Posted by Alexander Brehm
The College faculty convened for the third faculty meeting of the semester on Friday, Nov. 5 to discuss the Office of Special Programs and its mission, the College Strategic Action Agenda and diversity and inclusion within the College.
The Office of the Dean of Special Programs (ODSP) recently welcomed Paul Calhoun, who was previously the harder chairman in business and management, as its new dean.
Calhoun said the mission of the ODSP has changed over time, and that members of the office were reviewing and reshaping its mission and objectives, though he did not specify what these changes would involve.
The seventh Strategic Action Agenda is now available on the College website. Every year, administrators and faculty review the College's current 10-year plan, now in its seventh year.
Every year, the new agenda gives an assessment of the College's progress toward achieving its goals and a set of high-priority, shorter-term objectives. The new agenda lists diversity and inclusion, science and the Civic Engagement and Transition and Transformation initiatives as themes on which to focus.
The faculty spent the majority of the meeting discussing diversity and inclusion. In May 2011, the Committee on Intercultural and Global Understanding (CIGU) sent a letter of recommendation to the Institutional Policy and Planning Committee (IPPC), the major authority on the College's mission and strategy.
Professors gave their recommendations on how to increase diversity among the faculty. Their names have been kept private so that they may speak freely. Some encouraged using existing tenure lines to hire people of color or to find faculty born in foreign nations.
Others suggested using "target of opportunity" hiring, in which a candidate is selected based on outstanding reputation, and the institutional benefits to retaining such a professor are considered justification to create a position for that candidate.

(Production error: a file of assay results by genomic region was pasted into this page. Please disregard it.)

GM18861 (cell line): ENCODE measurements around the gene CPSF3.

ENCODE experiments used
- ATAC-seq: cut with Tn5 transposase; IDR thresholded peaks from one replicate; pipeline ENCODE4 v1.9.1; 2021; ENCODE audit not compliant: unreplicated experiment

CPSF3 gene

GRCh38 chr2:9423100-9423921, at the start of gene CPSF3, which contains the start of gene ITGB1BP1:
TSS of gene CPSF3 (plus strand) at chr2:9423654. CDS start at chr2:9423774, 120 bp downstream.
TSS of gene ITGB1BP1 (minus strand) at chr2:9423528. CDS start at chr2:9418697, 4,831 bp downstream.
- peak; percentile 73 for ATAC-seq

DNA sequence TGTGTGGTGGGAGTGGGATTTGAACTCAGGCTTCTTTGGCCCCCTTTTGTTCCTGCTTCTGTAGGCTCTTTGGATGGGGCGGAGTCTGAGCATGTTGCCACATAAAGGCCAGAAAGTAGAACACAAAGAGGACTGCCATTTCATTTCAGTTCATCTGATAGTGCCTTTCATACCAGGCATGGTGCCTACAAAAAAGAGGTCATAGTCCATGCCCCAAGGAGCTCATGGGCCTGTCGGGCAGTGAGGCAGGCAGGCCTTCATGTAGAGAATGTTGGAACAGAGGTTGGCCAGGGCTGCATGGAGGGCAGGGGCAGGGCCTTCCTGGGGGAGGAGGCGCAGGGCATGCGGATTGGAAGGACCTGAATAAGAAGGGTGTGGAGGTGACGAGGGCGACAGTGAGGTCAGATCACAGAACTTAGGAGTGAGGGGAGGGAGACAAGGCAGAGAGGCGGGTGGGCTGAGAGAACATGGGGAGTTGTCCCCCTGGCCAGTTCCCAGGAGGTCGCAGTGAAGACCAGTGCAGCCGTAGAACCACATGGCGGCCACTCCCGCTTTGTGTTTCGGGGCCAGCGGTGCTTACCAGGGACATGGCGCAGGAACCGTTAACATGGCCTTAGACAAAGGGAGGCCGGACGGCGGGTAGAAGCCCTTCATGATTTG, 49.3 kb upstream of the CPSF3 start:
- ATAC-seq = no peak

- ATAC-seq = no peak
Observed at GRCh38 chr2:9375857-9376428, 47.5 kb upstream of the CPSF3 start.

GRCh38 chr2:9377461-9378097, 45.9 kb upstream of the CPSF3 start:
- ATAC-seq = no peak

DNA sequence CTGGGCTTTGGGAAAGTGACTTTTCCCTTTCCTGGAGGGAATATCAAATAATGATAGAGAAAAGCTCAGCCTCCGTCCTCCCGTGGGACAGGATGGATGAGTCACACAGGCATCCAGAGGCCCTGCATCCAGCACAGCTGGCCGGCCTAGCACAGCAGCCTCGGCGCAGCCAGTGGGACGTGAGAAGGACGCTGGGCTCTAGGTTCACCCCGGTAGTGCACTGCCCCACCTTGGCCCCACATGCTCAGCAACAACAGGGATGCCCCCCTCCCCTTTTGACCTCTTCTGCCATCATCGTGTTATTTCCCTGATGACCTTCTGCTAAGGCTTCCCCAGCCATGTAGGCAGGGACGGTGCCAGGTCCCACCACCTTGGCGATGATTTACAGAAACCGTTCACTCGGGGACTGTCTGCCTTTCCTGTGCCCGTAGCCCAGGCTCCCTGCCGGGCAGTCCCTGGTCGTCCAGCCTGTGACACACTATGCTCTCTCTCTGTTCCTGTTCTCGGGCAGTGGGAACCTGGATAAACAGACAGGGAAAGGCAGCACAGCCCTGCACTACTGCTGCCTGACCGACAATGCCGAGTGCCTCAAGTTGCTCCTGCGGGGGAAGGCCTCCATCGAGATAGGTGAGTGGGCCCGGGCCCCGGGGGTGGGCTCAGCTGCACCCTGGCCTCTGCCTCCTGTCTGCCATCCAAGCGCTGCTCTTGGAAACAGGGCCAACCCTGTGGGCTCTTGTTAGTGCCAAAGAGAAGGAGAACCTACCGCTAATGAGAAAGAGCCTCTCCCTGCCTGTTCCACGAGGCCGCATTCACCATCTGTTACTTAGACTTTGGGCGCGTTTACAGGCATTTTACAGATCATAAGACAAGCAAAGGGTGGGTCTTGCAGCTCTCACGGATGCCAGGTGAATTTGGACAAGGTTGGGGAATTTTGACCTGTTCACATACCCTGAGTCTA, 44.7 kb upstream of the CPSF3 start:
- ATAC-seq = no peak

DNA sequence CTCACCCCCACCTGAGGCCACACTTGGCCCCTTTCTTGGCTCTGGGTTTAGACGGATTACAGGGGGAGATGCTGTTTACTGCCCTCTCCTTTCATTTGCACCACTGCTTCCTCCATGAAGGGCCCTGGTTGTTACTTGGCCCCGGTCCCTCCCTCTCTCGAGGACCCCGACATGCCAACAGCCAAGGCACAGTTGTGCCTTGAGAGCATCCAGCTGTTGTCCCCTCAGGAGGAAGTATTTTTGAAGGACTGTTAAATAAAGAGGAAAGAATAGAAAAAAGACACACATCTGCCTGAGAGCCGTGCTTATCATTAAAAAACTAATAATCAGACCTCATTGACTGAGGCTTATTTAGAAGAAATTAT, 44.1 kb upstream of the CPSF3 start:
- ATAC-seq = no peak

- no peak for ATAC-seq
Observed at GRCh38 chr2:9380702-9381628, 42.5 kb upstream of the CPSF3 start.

Other faculty members pressed for better specification of the concept of diversity. One professor observed that when each faculty member spoke to his or her own ideas of diversity, their specific not necessarily intertwine. She argued that the dialogue on diversity suffered for lack of definition.
Another professor appealed directly to the college administration on how increased diversity might be measured and what criteria would be established for determining success or failure in the College's diversity goals. Phil Glotzbach, president of the College, gave some examples of data points to use — for instance, the fact that recorded bias incidents against Lesbian, Gay, Bisexual, Transgender and Queer (LGBTQ) people outweigh racially motivated incidents. He also cited that depression rates among students of color are substantially higher than those among white students.
One faculty member suggested a resolution to express the sense of loss the College felt at Winston Grady-Willis's decision to leave the college at the end of last year. Grady-Willis, former director of intercultural studies, was highly involved in diversity issues on campus, working as a chairman on the CIGU and a member of IPPC, and developing the Intergroup Relations curriculum. Ultimately, the resolution was laid over to improve its wording.